Acrobat Chapter 2: Converting to a Tagged PDF

 Instructions

Section 2.1: Saving as a Tagged PDF

When you optimize a source document for accessibility and convert it to tagged PDF, you are using a type of automated tagging. Because you've already applied accessibility features in the source document, they will carry over during conversion. This type of automatic tagging is good and will make your life easier.

To save your Word Document as a Tagged PDF,

  1. Click on the File Tab and click Save as Adobe PDF.

    File Tab in MS Word
    Save as Adobe PDF Button in MS Word
  2. In the Save As box, go to the Options Box at the bottom.

  3. In the Acrobat PDFMaker, check Enable Accessibility and Reflow with tagged Adobe PDF and Convert Word Headings to Bookmarks.

Section 2.2: Creating Tags Automatically

Now that your document is in Adobe Acrobat, you have to tag it to allow screen readers to read it properly. There are two ways to tag your document, you can tag it automatically or do it yourself. To Tag Automatically,

  1. Go to the Tools Tab.

  2. Find the “Accessibility” Tool, and click Add.

  3. With the Accessibility Tool open, click Autotag Document

  4. The Accessibility Tags will appear on the left side of your screen. Remember, the software can make mistakes. So be sure to check every tag to be sure it is labeled correctly. Also be sure it is in the correct spot, and does not disrupt the reading order. You can see in our example that we do have tags created and many of them are correct, however they are not in the correct order. To fix this issue, you can click on each tag and place them inside the tags above them in a hierarchy. For example, place everything that belongs in your heading 2 tags inside the heading 2 tag, then place all of the heading 2 tags into the heading 1 tag. Examples on how to do this will be demonstrated in other sections of this course.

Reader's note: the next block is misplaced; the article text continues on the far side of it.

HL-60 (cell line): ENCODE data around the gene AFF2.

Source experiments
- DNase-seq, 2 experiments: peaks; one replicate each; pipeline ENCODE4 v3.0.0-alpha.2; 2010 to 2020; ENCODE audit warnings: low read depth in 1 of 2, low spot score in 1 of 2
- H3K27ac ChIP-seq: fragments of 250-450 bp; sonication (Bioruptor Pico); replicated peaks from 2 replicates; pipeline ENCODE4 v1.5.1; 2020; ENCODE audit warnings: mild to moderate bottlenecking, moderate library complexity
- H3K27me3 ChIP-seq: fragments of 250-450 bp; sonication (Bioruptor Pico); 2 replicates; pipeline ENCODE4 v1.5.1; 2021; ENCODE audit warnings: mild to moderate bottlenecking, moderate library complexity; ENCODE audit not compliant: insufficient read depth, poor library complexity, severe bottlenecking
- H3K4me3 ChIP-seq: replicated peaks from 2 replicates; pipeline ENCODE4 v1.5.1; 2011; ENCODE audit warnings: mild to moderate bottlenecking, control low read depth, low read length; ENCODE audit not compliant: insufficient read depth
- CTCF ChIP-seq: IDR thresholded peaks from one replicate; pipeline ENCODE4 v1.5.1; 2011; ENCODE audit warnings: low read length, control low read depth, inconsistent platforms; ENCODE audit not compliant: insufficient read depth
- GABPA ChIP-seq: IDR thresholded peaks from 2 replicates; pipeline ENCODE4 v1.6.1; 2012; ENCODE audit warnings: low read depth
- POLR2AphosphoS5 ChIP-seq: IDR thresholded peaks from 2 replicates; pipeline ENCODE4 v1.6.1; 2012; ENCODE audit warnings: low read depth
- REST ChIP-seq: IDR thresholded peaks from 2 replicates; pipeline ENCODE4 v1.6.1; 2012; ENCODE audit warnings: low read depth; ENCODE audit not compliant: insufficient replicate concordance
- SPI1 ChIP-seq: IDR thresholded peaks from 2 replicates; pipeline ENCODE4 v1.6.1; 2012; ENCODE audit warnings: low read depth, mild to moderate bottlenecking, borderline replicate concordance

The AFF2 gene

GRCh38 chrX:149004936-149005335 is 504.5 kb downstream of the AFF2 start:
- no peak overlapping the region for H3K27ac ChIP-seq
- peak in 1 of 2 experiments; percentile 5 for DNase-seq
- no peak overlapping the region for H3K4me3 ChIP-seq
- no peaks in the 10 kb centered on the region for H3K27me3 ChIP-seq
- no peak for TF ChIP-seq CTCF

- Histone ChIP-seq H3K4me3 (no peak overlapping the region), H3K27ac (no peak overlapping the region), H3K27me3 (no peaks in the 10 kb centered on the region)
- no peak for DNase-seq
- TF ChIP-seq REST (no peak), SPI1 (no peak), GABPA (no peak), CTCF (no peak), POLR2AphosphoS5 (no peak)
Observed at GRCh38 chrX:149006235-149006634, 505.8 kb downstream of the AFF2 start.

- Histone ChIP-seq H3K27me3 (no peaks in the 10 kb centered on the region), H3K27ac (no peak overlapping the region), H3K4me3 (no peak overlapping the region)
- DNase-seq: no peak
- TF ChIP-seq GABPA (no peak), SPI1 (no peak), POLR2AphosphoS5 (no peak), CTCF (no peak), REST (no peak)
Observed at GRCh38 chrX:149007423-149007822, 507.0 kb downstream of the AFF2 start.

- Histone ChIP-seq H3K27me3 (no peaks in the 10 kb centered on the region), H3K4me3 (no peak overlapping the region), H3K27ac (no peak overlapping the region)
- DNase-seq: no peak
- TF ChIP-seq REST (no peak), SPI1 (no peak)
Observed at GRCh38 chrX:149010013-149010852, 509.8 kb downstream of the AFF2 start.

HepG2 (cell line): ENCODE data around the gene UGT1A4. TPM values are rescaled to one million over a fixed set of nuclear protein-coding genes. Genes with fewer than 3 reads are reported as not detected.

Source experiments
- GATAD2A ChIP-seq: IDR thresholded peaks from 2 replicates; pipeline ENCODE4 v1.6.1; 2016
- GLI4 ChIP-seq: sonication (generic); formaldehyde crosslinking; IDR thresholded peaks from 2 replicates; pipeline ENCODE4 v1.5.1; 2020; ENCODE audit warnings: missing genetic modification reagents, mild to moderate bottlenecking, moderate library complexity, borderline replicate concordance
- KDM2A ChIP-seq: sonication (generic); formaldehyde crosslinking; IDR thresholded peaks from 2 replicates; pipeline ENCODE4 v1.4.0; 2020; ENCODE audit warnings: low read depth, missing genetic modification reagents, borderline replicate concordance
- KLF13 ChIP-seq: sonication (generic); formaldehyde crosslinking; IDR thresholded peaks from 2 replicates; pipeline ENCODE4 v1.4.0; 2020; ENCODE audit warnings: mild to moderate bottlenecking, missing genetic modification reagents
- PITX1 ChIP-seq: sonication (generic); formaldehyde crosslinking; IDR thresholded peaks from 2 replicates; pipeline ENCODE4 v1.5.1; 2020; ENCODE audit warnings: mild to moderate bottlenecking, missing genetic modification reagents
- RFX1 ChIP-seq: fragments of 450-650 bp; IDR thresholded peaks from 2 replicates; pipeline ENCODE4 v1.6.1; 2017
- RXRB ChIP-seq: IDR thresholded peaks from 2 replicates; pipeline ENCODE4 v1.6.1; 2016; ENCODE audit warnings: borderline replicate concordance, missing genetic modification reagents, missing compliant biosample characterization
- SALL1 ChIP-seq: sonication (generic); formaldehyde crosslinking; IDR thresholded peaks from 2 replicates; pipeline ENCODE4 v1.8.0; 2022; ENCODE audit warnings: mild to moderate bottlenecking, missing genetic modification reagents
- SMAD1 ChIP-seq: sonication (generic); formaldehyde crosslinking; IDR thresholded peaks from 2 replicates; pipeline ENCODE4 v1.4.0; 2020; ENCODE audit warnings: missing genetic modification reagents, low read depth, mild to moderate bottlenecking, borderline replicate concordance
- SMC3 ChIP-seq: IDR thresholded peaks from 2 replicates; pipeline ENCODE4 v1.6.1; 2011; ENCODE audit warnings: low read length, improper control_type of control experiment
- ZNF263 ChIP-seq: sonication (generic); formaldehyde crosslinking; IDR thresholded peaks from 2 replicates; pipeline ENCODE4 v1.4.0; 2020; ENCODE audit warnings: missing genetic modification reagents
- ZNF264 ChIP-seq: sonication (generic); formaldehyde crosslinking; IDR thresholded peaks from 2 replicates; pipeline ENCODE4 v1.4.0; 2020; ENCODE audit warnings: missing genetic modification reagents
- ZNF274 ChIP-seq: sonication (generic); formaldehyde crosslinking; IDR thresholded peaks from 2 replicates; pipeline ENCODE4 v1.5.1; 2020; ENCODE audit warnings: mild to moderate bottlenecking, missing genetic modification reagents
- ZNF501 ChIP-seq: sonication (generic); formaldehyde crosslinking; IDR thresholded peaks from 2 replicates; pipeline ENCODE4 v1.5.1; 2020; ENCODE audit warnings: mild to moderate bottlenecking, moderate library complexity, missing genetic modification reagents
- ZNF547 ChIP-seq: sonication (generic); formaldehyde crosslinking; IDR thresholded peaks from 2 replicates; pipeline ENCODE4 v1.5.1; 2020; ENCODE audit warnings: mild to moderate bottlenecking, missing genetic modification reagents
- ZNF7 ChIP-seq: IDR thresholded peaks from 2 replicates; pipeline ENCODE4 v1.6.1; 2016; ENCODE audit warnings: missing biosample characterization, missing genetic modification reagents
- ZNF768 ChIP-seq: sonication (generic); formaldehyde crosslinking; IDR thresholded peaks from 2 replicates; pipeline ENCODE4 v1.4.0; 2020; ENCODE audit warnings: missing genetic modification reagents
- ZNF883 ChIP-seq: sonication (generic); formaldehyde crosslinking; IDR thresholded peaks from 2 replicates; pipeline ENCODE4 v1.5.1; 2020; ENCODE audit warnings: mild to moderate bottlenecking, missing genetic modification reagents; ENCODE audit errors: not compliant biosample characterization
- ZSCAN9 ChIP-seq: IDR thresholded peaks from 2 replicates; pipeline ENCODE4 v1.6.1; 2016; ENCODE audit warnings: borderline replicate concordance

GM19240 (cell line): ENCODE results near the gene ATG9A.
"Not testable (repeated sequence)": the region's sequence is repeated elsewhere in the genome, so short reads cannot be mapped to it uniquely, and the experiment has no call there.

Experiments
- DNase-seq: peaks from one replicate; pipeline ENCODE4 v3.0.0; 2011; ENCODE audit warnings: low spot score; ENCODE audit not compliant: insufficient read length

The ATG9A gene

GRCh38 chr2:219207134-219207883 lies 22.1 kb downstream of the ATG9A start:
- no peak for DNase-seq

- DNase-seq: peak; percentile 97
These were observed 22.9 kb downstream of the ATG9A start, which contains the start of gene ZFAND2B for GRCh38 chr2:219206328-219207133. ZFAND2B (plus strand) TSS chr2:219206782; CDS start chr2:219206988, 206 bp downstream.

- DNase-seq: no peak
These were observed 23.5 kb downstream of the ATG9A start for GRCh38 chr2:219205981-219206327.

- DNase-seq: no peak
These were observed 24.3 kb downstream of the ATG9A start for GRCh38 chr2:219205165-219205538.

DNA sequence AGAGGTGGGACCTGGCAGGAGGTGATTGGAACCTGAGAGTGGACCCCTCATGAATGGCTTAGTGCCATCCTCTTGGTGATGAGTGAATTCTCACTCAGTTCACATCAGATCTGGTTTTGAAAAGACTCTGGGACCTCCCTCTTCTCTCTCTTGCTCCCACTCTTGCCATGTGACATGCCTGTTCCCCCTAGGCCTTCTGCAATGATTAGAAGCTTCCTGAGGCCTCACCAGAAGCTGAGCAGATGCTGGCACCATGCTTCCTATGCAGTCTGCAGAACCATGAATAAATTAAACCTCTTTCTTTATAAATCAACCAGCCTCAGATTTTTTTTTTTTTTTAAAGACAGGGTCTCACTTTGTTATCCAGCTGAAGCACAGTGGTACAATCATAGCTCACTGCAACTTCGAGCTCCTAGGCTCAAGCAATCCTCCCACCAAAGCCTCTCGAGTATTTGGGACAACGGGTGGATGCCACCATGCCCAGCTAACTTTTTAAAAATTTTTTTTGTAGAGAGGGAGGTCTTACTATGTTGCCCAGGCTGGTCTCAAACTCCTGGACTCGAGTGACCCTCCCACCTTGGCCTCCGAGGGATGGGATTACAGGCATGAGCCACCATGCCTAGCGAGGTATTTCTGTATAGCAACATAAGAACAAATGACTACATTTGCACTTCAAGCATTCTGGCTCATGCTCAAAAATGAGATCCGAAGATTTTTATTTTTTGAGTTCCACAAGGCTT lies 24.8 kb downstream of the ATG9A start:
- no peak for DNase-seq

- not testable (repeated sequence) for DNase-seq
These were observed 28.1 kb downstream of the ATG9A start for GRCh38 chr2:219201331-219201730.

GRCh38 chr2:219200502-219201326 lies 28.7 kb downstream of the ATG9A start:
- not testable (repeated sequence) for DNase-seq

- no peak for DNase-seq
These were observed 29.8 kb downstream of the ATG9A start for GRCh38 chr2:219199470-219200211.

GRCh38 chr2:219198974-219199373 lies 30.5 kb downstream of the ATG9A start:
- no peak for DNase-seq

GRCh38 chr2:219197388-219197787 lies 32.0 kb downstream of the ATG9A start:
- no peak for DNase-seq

Section 2.3: Tagging in Adobe Acrobat

Tags are used to identify a contents value in a document so it can be read by assistive technology. By tagging an object, we are assigning a hierarchical value to an element. For example: An <H1> tag is used for Headings Style 1 or the main heading for a section or chapter. <H2> is used for Heading Style 2, most commonly used for subsections. In a hierarchy, <H2> must be parented under <H1>. Paragraphs or <p>, but be parented under <H2> or in necessary order. Headings must always be higher than paragraphs.

  1. To create a tag, click the Tag Icon  

                                                          

  2. Right Click No Tags Available and click Create Tag Root. Now your first tag will appear.

  3. Click on the Options Menu and click New Tag.

  4. In our example we will tag Part 1: Introduction as a heading level 2. Click the Menu Button and Click New Tag, under type, select Heading Level 2. You may also include a title or name of what the tag is called. (This may help you keep track of what the tags are for)

  5. A new tag has been created, but nothing is inside yet. With your text still highlighted, right click the <H2> tag and click on “Create Tag from Selection”.

Section 2.4: Beware Untagged PDF Conversions

There are many ways to save as a PDF that produce inaccessible, untagged results. Some ways include,

  • Scanning a document produces a single image with no real, searchable text.

  • Using Print, Save as PDF on a web page or within an authoring software program produces real text. However, it does not produce tags.

  • Various options within Acrobat produce untagged PDFs. Examples include create PDF from Scanner, Screenshot, Web Page, and Clipboard.

Starting with one of these options is okay. But keep in mind it will take a lot more time and effort to then produce an accessible result.

Section 2.5: OCR/Scanned PDFs

PDF documents that are created by scanning a paper document are often completely inaccessible to people using screen readers. This is because they do not contain any searchable text. To make a scanned document an accessible PDF, we need to use an Optical Character Recognition tool or OCR. This will convert the image of text to actual, searchable text that can be read by assistive technologies.

Acrobat Pro DC has a built-in OCR Text Recognition tool.

  1. Go to the Tools Tab.

  2. Click Add Scan & OCR.

  3. Click Recognize Text, then In this file., then click the Recognize Button.

After you do this, do the standard tagging process and adjust the Reading Order and Tab Order as needed.